THE WITCHING HOURAmy Dunkin
It's 3:15 p.m. Do you know where your children are?
Happily, on most days, I know where mine are. They're just out of school and on the nearest available cell phone, pulling me from my office cocoon into the microdetails of their afternoon.
It doesn't matter what I'm doing: holding a meeting, talking on the other line, editing a story. Everything comes to a standstill as I make vital decisions about playdates, help answer homework questions, or try to referee a sibling altercation when each claims the other one started it.
It's household management from afar, to the point that when my cell phone rings after 3:00, my coworkers announce, "Amy, your son is calling."
I don't know how often fathers take part in these mid-day conversations from the home front. In my experience, it's mostly the moms who are summoned. We're usually the go-to parent when the school secretary calls to tell you your kid forgot to bring his lunch, or the nurse informs you that he's in her office with a stomachache, or the babysitter wants to know what to feed him when he's rejected everything she has offered.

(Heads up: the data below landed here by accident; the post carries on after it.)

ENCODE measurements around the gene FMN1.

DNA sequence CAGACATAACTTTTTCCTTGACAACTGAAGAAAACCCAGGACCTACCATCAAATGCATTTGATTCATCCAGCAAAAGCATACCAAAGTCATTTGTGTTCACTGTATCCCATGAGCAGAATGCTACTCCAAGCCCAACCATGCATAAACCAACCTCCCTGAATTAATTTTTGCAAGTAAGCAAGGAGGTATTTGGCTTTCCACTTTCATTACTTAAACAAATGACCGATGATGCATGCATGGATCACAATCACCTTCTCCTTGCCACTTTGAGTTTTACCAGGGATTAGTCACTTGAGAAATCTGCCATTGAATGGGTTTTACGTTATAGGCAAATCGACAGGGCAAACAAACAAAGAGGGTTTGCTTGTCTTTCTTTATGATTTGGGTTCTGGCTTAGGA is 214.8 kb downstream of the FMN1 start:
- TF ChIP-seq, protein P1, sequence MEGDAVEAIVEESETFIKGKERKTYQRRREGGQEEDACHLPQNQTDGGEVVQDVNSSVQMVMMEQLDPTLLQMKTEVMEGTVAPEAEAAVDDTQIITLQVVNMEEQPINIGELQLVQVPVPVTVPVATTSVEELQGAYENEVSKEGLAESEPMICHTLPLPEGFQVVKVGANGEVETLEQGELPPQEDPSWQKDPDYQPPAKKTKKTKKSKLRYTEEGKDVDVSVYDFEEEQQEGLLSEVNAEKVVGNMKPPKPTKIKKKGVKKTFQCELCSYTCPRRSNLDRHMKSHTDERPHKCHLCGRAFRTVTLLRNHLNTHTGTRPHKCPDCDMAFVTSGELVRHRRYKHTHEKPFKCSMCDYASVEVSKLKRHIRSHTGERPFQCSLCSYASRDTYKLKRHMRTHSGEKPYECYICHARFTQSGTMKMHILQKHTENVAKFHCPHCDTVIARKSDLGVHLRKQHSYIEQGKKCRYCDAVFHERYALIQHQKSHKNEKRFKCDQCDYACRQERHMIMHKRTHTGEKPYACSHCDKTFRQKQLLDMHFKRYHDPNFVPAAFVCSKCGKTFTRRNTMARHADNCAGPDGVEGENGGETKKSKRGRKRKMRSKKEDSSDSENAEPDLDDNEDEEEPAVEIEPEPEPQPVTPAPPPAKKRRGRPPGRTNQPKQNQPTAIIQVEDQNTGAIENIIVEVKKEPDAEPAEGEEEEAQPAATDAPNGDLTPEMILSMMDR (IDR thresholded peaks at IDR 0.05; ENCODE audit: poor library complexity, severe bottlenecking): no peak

These calls invariably come at inconvenient times, they often disrupt my concentration, and they can send me into paroxysms of anxiety and guilt. Yet on another level, they tell me I'm doing my job as a mom right. I may not be in their face, but I'm on their mind.
The important thing is that the kids understand you're always available to them wherever you are, that you'll figure out some way to help them, and most importantly, that you're the parent and you're still the boss.
When my cell phone rings at 3:15, I smile before I pick it up. Because I hope never to be one of those moms who has to moan to her kids, "You never call, you never write."
To continue reading this article you must be a Bloomberg Professional Service Subscriber.
If you believe that you may have received this message in error please let us know.